Michael Flynn's offer of cooperation in exchange for immunity is rebuffed

Congressional investigators have rebuffed former US national security adviser Michael Flynn's offer of cooperation in exchange for immunity from prosecution.

Michael Flynn's offer of cooperation in exchange for immunity is rebuffed

Congressional investigators have rebuffed former US national security adviser Michael Flynn's offer of cooperation in exchange for immunity from prosecution.

Members of the Senate intelligence committee decided it is too early in their probe of Russia connections to discuss a deal.

President Donald Trump tweeted that Mr Flynn, his former adviser, should ask for immunity because he is facing "a witch hunt".

Mr Flynn's attorney said talks have taken place about immunity in order for him to testify. Intelligence committees in both the Senate and House are investigating Russia's meddling in the 2016 presidential election.

A congressional aide confirmed that preliminary discussions with the Senate intelligence committee involved immunity but that it was too early in the investigation to set terms.

Mr Trump weighed in on Friday, tweeting that Flynn "should ask for immunity in that this is a witch hunt (excuse for big election loss), by media & Dems, of historic proportion!"

It was unclear from that tweet whether he was advising the Justice Department or the congressional panels to give his former adviser immunity. The president is not supposed to direct ongoing investigations.

White House spokesman Sean Spicer said Mr Trump just wants Mr Flynn to testify, and there are no concerns that he could implicate the president in any wrongdoing.

The top Democrat on the House intelligence committee, Adam Schiff, of California, said committee leaders would be discussing the issue with their Senate counterparts and the Justice Department.

"We should first acknowledge what a grave and momentous step it is for a former national security adviser to the president of the United States to ask for immunity from prosecution," Mr Schiff said.

Mr Flynn's attorney Robert Kelner said no "reasonable person" who has a lawyer would answer questions without assurances that he would not be prosecuted, given calls from some members of Congress that the retired lieutenant general should face criminal charges.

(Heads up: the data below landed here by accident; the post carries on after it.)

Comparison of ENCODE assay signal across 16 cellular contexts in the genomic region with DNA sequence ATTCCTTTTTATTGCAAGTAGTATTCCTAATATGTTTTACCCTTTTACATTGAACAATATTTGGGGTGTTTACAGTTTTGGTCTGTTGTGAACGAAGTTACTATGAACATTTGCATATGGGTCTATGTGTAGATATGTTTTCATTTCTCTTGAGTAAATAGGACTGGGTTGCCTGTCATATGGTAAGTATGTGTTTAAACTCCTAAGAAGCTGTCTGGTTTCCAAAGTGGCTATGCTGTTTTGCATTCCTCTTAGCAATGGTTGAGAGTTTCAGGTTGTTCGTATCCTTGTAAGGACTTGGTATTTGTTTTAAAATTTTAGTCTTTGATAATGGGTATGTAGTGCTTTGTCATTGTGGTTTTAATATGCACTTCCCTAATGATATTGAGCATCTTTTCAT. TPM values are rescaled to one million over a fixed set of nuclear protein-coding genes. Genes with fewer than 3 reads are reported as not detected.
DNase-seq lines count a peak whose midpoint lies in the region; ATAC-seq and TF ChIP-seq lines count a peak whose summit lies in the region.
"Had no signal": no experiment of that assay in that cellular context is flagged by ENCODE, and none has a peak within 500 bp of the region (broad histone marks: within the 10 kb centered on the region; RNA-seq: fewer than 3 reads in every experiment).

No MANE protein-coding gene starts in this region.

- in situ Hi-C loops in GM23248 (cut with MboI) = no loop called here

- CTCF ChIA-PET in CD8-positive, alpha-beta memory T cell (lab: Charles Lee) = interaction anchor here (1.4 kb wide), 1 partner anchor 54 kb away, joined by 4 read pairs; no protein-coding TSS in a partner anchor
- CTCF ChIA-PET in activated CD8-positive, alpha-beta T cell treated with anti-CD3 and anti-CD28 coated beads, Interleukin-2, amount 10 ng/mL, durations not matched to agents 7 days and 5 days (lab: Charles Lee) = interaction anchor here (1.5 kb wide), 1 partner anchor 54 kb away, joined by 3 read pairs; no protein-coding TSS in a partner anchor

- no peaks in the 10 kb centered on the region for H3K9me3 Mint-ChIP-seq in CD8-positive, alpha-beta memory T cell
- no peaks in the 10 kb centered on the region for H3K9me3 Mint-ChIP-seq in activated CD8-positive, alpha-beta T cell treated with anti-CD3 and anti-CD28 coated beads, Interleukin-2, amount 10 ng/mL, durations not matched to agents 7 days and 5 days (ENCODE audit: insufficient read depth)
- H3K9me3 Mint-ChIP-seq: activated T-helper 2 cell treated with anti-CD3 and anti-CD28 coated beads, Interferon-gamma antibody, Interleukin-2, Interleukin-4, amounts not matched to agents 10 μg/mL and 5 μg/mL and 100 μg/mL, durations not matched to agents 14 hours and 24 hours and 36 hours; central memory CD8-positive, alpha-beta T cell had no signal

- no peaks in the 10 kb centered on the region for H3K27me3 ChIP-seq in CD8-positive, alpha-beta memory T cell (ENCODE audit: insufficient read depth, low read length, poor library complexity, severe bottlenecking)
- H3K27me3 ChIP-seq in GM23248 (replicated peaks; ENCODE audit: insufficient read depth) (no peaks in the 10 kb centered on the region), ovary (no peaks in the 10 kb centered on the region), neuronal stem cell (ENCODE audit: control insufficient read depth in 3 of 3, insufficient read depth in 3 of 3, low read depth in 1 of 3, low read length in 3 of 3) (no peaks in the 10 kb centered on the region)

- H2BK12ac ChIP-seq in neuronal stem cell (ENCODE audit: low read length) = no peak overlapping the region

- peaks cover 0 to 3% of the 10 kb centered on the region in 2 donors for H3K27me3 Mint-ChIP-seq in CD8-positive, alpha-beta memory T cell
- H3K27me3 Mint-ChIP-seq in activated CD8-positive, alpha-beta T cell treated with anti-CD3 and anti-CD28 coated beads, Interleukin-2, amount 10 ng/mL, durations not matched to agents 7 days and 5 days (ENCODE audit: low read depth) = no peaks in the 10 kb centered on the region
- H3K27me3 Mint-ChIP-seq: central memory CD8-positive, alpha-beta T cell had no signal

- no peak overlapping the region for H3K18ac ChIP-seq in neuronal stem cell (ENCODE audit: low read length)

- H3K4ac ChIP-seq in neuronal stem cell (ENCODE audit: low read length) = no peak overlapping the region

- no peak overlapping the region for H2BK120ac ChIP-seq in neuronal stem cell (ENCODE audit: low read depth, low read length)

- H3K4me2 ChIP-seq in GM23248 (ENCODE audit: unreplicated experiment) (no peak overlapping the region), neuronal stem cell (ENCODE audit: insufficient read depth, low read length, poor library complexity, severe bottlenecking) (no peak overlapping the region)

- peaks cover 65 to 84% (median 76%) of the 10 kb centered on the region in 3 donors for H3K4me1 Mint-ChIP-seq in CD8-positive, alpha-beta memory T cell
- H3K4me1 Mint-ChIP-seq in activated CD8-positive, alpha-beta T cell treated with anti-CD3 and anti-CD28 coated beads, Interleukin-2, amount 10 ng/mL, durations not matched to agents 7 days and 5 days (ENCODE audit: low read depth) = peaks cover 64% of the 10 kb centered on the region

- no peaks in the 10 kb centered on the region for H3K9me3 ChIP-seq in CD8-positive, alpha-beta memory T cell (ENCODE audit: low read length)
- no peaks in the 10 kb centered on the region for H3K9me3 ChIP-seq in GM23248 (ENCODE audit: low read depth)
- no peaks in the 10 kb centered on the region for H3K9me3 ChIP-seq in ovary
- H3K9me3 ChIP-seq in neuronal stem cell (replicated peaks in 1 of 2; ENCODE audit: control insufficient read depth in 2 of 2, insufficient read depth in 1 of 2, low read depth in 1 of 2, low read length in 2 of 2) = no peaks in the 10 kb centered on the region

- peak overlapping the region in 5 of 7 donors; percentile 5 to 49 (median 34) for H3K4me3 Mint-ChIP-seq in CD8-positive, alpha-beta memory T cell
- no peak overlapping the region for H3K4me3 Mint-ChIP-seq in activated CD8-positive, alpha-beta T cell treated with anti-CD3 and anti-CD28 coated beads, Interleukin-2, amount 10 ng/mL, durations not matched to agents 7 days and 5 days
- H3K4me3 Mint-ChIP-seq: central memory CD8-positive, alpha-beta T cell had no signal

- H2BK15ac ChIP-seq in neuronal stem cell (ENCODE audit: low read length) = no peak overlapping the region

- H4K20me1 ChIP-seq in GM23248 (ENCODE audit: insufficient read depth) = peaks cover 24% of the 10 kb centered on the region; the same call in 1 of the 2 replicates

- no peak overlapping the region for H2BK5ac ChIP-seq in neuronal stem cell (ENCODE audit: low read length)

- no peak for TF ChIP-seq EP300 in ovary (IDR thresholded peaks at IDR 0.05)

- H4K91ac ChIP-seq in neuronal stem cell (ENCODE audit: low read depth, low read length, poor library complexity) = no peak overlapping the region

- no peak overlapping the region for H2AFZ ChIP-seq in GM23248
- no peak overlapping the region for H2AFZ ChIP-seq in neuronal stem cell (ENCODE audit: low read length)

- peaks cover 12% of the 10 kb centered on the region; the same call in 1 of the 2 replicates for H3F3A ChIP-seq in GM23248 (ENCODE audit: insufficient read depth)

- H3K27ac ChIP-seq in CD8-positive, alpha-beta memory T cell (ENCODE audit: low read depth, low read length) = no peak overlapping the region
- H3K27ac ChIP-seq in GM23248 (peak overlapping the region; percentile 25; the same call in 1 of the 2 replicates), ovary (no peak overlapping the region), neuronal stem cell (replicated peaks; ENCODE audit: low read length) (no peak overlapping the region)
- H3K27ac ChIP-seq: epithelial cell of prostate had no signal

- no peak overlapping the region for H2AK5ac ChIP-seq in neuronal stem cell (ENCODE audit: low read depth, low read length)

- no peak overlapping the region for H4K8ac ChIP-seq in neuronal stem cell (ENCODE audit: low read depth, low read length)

"General Flynn certainly has a story to tell, and he very much wants to tell it, should the circumstances permit," Mr Kelner said on Thursday.

Mr Spicer said the president wants Mr Flynn to testify in front of the committees.

"He thinks he should go out and tell his story," Mr Spicer said on Friday.

Mr Flynn's ties to Russia have been scrutinised by the FBI and are under investigation by the congressional committees.

Both panels are looking into Russia's meddling in the election and any ties between Trump associates and the Kremlin.

Since July, the FBI has been conducting a counter-intelligence investigation into Russia's interference in the election and possible coordination with Trump associates.

In September, Mr Flynn weighed in on the implications of immunity on NBC's Meet The Press, criticising Democratic presidential candidate Hillary Clinton and her associates in the FBI's investigation into her use of a private email server.

"When you are given immunity, that means that you have probably committed a crime," Mr Flynn said during the interview.

A spokesman for Devin Nunes, the Republican chairman of the House intelligence committee, said the panel has not offered an immunity deal to Mr Flynn.

The committee "had a preliminary conversation with Michael Flynn's lawyer about arranging for Flynn to speak to the committee," spokesman Jack Langer said. "The discussions did not include immunity or other possible conditions for his appearance."

AP

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